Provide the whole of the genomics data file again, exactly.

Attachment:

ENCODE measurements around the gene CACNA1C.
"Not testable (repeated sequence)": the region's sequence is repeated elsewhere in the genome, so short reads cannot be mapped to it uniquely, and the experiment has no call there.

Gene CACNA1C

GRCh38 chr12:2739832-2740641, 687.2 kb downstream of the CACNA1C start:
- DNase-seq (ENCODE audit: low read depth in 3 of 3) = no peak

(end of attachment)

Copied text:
ENCODE measurements around the gene CACNA1C.
"Not testable (repeated sequence)": the region's sequence is repeated elsewhere in the genome, so short reads cannot be mapped to it uniquely, and the experiment has no call there.

Gene CACNA1C

GRCh38 chr12:2739832-2740641, 687.2 kb downstream of the CACNA1C start:
- DNase-seq (ENCODE audit: low read depth in 3 of 3) = no peak